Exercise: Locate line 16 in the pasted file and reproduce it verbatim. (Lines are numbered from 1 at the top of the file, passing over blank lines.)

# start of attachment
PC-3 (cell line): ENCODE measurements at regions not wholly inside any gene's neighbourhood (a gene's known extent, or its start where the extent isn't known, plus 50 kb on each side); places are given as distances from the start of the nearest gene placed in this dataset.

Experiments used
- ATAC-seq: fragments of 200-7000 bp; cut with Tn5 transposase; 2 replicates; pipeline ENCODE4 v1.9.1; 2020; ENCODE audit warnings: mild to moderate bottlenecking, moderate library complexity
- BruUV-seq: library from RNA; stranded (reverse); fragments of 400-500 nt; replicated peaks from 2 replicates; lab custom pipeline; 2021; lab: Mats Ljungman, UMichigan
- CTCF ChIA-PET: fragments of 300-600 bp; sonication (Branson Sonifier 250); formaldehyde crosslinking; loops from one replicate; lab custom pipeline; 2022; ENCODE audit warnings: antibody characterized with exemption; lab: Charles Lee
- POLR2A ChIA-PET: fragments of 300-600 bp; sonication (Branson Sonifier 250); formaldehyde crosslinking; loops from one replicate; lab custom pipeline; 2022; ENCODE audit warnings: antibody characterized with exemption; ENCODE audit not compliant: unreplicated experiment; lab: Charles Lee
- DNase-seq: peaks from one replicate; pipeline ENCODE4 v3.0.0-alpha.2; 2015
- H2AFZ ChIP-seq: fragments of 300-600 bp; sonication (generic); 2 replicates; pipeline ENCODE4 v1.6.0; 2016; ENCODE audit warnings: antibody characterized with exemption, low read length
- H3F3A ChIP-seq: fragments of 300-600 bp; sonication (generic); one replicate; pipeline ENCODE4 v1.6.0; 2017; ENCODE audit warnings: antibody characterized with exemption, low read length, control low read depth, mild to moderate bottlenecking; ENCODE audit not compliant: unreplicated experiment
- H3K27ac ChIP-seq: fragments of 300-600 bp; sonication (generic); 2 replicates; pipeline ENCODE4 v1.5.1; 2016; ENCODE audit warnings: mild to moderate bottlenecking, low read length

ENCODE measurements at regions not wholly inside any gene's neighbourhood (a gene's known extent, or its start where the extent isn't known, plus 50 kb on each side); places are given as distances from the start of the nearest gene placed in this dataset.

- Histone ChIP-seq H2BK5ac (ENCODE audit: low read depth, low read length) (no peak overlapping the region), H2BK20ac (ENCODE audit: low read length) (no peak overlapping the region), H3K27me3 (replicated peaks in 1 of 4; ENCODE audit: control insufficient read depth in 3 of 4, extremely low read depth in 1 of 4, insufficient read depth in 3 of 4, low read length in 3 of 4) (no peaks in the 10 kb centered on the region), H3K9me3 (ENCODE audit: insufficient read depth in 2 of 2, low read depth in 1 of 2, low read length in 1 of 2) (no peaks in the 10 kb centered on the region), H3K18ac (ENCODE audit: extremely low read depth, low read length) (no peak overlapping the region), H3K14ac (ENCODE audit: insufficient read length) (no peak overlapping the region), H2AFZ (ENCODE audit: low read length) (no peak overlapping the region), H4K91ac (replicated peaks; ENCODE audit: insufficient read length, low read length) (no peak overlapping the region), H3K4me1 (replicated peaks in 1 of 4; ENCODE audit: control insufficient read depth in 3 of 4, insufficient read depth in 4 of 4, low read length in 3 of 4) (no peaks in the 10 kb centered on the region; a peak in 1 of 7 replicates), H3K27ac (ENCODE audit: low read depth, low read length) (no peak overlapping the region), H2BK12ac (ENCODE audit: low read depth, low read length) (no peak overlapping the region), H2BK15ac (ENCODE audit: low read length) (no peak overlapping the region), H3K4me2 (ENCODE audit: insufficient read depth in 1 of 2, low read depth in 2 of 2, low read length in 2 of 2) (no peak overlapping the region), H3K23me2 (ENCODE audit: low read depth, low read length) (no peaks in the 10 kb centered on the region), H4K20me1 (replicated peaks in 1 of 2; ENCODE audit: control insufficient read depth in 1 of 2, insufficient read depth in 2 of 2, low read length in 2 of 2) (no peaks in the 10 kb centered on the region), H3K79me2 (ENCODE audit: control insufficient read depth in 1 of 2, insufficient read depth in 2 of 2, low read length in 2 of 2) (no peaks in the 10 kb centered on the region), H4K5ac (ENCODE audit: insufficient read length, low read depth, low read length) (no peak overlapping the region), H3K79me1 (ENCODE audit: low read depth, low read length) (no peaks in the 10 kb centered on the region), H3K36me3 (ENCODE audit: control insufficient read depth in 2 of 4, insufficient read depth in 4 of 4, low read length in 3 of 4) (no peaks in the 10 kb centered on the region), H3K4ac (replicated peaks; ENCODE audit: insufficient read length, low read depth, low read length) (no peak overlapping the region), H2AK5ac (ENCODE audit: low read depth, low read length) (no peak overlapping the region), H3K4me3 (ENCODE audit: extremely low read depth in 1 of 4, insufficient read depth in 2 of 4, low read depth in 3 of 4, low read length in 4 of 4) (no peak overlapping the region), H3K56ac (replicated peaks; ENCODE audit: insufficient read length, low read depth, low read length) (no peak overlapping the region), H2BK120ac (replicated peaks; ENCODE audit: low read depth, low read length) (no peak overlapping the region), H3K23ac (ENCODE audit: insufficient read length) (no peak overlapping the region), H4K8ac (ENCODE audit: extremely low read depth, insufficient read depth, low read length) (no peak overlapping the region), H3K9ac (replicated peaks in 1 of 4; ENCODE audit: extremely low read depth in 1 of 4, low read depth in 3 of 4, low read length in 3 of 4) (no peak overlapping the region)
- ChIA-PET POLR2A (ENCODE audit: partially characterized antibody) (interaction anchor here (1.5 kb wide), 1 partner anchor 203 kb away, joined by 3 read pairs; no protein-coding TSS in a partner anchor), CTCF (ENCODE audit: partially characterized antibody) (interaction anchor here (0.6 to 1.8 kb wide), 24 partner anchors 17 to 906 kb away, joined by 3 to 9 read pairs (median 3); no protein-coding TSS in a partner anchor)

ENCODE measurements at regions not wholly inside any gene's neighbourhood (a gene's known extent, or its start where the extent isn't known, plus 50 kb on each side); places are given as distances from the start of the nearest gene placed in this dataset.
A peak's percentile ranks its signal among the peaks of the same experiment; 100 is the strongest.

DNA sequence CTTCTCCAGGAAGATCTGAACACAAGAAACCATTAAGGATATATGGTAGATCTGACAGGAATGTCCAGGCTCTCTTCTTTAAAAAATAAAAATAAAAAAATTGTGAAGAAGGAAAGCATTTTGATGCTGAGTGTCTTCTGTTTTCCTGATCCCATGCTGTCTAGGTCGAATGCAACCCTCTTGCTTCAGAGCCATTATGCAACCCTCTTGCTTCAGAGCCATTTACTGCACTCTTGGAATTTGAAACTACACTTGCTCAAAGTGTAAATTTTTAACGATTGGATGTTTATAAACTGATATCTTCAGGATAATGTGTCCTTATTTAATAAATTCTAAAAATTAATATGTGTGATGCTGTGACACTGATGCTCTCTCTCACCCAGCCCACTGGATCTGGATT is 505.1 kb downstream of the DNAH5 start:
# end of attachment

DNA sequence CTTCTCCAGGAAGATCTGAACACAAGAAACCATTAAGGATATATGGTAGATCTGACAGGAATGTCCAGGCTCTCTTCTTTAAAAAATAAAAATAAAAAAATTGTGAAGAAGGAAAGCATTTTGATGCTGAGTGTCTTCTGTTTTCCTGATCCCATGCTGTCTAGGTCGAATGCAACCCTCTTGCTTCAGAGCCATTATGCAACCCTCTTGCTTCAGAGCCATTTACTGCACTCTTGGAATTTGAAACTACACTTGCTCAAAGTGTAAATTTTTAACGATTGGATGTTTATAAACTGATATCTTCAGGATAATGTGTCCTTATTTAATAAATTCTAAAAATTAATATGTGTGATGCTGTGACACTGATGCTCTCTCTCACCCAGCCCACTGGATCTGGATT is 505.1 kb downstream of the DNAH5 start: